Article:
Steelhead Tube Fly Fishing
Steelhead Tube Fishing - Create your own Tube Flies, Spin Flies or use Spinners or Flying C's with Tubeology Complete set or Tubes flies only with Tubeology Fly Tyers Set
The Steelhead (Oncorhynchus mykiss) is a species of salmonid native to tributaries of the Pacific Ocean in Asia and North America as well as much of the central, western, eastern, and especially the northern portions of the United States. The ocean going (anadromous) form (including those returning for spawning) are known as steelhead, or ocean trout (Australia and United States). The species has been introduced for food or sport to at least 45 countries, and every continent except Antarctica. In some of these locations, such as Southern Europe, Australia and South America, they have had very serious negative impacts on upland native fish species, either by eating them, outcompeting them, transmitting contagious diseases, or hybridization with closely related species and subspecies that are native to western North America.
The species was originally named by Johann Julius Walbaum in 1792 based on type specimens from Kamchatka. Richardson named a specimen of this species Salmo gairdneri in 1836, and in 1855, W. P. Gibbons found a population and named it Salmo iridia, later corrected to Salmo irideus, however these names became deprecated once it was determined that Walbaum's type description was conspecific and therefore had precedence (see e.g. Behnke, 1966). More recently, DNA studies showed steelhead are genetically closer to Pacific salmon (Onchorhynchus species) than to brown trout (Salmo trutta) or Atlantic Salmon (Salmo salar), so the genus was changed.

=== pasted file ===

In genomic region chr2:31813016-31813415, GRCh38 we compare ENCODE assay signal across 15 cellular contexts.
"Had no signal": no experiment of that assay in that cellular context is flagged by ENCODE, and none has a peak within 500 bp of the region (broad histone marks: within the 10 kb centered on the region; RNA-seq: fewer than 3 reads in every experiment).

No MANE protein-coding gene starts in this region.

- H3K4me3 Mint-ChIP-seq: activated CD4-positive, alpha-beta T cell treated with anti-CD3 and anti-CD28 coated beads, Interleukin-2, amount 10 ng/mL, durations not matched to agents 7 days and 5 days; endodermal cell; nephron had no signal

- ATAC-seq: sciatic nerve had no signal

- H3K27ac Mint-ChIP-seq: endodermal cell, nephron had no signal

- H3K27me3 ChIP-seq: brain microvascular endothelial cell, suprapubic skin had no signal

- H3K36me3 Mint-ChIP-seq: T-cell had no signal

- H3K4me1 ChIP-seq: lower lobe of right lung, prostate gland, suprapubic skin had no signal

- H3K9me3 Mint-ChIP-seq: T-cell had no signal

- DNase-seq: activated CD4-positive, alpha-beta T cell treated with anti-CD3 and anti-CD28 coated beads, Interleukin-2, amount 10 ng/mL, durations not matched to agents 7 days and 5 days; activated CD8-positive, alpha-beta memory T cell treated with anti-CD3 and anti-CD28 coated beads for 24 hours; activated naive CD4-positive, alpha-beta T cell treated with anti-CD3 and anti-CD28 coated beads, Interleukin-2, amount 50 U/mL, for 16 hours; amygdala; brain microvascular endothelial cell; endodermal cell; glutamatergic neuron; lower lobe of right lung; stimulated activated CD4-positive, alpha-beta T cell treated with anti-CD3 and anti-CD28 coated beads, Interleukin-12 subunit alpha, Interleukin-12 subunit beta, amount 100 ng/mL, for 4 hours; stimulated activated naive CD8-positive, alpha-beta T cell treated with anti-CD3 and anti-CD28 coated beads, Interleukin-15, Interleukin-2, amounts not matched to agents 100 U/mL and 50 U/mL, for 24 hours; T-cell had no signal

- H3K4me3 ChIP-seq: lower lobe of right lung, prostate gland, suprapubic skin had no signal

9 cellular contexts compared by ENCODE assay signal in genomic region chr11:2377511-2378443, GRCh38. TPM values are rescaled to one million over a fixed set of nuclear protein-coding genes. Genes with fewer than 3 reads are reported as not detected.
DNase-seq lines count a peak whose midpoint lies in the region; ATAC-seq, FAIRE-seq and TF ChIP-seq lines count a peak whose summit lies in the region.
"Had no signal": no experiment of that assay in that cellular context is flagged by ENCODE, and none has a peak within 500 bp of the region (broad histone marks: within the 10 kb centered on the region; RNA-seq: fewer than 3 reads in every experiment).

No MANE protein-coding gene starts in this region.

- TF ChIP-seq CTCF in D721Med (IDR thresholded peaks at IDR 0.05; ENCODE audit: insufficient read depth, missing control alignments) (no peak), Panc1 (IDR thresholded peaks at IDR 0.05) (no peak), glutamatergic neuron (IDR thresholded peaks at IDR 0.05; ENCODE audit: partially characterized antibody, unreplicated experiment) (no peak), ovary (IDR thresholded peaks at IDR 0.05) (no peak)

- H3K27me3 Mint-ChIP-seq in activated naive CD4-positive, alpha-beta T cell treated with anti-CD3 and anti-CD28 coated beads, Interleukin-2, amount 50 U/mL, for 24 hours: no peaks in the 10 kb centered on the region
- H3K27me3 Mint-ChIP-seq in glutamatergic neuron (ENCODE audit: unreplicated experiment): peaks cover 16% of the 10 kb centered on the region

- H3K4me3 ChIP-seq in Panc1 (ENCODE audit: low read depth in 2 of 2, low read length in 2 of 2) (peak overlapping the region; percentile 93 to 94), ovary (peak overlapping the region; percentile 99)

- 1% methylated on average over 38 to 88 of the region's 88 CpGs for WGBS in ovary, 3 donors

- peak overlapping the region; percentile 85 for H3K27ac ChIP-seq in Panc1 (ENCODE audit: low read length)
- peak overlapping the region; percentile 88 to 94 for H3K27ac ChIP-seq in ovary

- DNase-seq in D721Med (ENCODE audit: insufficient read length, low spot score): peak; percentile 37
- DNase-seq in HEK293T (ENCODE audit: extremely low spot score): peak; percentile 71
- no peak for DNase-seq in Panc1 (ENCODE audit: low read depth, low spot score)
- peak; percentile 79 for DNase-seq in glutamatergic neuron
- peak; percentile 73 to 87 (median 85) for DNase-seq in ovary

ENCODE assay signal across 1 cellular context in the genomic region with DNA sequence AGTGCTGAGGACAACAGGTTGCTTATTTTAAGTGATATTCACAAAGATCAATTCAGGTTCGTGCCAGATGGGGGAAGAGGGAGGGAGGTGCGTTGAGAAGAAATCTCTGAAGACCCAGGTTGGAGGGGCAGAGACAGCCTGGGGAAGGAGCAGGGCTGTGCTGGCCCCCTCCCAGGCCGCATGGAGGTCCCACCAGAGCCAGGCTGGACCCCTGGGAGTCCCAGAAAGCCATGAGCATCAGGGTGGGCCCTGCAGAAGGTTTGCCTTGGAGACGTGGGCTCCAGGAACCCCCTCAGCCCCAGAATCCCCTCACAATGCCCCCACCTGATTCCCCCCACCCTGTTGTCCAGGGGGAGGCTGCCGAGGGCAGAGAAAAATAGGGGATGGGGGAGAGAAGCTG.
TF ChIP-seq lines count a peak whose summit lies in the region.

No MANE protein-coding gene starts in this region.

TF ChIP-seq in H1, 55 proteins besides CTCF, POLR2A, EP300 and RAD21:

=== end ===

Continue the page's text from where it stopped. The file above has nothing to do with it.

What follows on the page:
Like salmon, steelhead are anadromous: they return to their original hatching ground to spawn. Steelhead rejuvenate after spawning, so they may return to the oceans to start the anadromous cycle once again. The steelhead smolts (immature or young fish) usually remain in the river for about a year before heading to sea, whereas salmon typically return to the seas as smolts. Different populations of steelheads migrate upriver at different times of the year. "Summer-run steelhead" migrate between May and October, before their reproductive organs are fully mature. They mature in freshwater before spawning in the spring. "Winter-run steelhead" mature fully in the ocean before migrating, between November and April, and spawn shortly after returning. Similar to Atlantic salmon, but unlike their Pacific Oncorhynchus kin, steelhead are iteroparous and may make several spawning trips between fresh and salt water. The maximum recorded life-span for a rainbow trout is 11 years. Salmon is often sold as a replacement because they taste similar.
Steelheads are predators with a varied diet, and will eat nearly anything they can grab, in contrast to the legendary, selective image people often have of the fish's dietary habits. Rainbows are not quite as piscivorous or aggressive as the brown trout or lake trout (char). When young, insects make up a large portion of the diet, smaller fish (up to 1/3 of their length), along with crayfish and other crustaceans make up the remainder. As they grow, though, the proportion of fish increases in most all populations. Some lake dwelling lines may become planktonic feeders. While in flowing waters populated with salmon, trout will eat salmon eggs, alvein, fry, smolt and even salmon carcasses.